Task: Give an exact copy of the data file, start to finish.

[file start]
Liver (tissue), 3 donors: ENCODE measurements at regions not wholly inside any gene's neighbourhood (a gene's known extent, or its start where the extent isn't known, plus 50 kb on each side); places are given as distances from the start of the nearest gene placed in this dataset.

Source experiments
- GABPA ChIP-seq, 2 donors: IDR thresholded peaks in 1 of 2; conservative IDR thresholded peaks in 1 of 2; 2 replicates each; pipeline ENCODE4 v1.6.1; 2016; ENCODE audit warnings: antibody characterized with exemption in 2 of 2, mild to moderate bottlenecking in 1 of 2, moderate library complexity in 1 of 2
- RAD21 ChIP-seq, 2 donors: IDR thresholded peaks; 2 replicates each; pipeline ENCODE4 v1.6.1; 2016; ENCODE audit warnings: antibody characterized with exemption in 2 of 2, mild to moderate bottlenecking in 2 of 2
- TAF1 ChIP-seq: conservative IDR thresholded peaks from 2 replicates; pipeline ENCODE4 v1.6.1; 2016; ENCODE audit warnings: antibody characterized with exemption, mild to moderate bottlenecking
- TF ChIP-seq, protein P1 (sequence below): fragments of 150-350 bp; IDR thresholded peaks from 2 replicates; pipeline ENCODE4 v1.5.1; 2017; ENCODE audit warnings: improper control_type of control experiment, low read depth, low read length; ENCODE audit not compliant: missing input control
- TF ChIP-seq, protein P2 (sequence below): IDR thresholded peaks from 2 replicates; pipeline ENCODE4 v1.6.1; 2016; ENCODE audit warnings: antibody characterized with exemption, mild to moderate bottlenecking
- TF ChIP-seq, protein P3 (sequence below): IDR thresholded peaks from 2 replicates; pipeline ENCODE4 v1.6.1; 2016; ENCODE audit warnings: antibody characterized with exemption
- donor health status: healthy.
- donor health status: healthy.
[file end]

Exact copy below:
Liver (tissue), 3 donors: ENCODE measurements at regions not wholly inside any gene's neighbourhood (a gene's known extent, or its start where the extent isn't known, plus 50 kb on each side); places are given as distances from the start of the nearest gene placed in this dataset.

Source experiments
- GABPA ChIP-seq, 2 donors: IDR thresholded peaks in 1 of 2; conservative IDR thresholded peaks in 1 of 2; 2 replicates each; pipeline ENCODE4 v1.6.1; 2016; ENCODE audit warnings: antibody characterized with exemption in 2 of 2, mild to moderate bottlenecking in 1 of 2, moderate library complexity in 1 of 2
- RAD21 ChIP-seq, 2 donors: IDR thresholded peaks; 2 replicates each; pipeline ENCODE4 v1.6.1; 2016; ENCODE audit warnings: antibody characterized with exemption in 2 of 2, mild to moderate bottlenecking in 2 of 2
- TAF1 ChIP-seq: conservative IDR thresholded peaks from 2 replicates; pipeline ENCODE4 v1.6.1; 2016; ENCODE audit warnings: antibody characterized with exemption, mild to moderate bottlenecking
- TF ChIP-seq, protein P1 (sequence below): fragments of 150-350 bp; IDR thresholded peaks from 2 replicates; pipeline ENCODE4 v1.5.1; 2017; ENCODE audit warnings: improper control_type of control experiment, low read depth, low read length; ENCODE audit not compliant: missing input control
- TF ChIP-seq, protein P2 (sequence below): IDR thresholded peaks from 2 replicates; pipeline ENCODE4 v1.6.1; 2016; ENCODE audit warnings: antibody characterized with exemption, mild to moderate bottlenecking
- TF ChIP-seq, protein P3 (sequence below): IDR thresholded peaks from 2 replicates; pipeline ENCODE4 v1.6.1; 2016; ENCODE audit warnings: antibody characterized with exemption
- donor health status: healthy.
- donor health status: healthy.